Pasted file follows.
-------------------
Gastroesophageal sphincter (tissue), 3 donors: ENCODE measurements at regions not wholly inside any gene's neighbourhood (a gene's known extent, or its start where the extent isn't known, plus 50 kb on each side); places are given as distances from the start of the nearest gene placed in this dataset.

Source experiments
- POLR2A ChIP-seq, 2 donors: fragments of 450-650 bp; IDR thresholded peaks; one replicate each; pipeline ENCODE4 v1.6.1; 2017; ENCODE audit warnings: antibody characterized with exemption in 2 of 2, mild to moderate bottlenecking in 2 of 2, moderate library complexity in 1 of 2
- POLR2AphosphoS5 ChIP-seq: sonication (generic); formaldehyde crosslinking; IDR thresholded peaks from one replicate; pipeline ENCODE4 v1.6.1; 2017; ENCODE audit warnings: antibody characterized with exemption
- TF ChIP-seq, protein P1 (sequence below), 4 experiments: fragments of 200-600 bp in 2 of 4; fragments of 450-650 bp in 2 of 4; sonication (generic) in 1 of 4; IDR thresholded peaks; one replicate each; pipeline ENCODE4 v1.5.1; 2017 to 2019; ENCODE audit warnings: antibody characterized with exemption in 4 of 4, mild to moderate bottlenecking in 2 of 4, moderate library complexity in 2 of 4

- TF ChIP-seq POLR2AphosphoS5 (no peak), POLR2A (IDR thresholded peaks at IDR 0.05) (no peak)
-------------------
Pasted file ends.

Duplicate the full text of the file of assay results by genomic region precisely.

Gastroesophageal sphincter (tissue), 3 donors: ENCODE measurements at regions not wholly inside any gene's neighbourhood (a gene's known extent, or its start where the extent isn't known, plus 50 kb on each side); places are given as distances from the start of the nearest gene placed in this dataset.

Source experiments
- POLR2A ChIP-seq, 2 donors: fragments of 450-650 bp; IDR thresholded peaks; one replicate each; pipeline ENCODE4 v1.6.1; 2017; ENCODE audit warnings: antibody characterized with exemption in 2 of 2, mild to moderate bottlenecking in 2 of 2, moderate library complexity in 1 of 2
- POLR2AphosphoS5 ChIP-seq: sonication (generic); formaldehyde crosslinking; IDR thresholded peaks from one replicate; pipeline ENCODE4 v1.6.1; 2017; ENCODE audit warnings: antibody characterized with exemption
- TF ChIP-seq, protein P1 (sequence below), 4 experiments: fragments of 200-600 bp in 2 of 4; fragments of 450-650 bp in 2 of 4; sonication (generic) in 1 of 4; IDR thresholded peaks; one replicate each; pipeline ENCODE4 v1.5.1; 2017 to 2019; ENCODE audit warnings: antibody characterized with exemption in 4 of 4, mild to moderate bottlenecking in 2 of 4, moderate library complexity in 2 of 4

- TF ChIP-seq POLR2AphosphoS5 (no peak), POLR2A (IDR thresholded peaks at IDR 0.05) (no peak)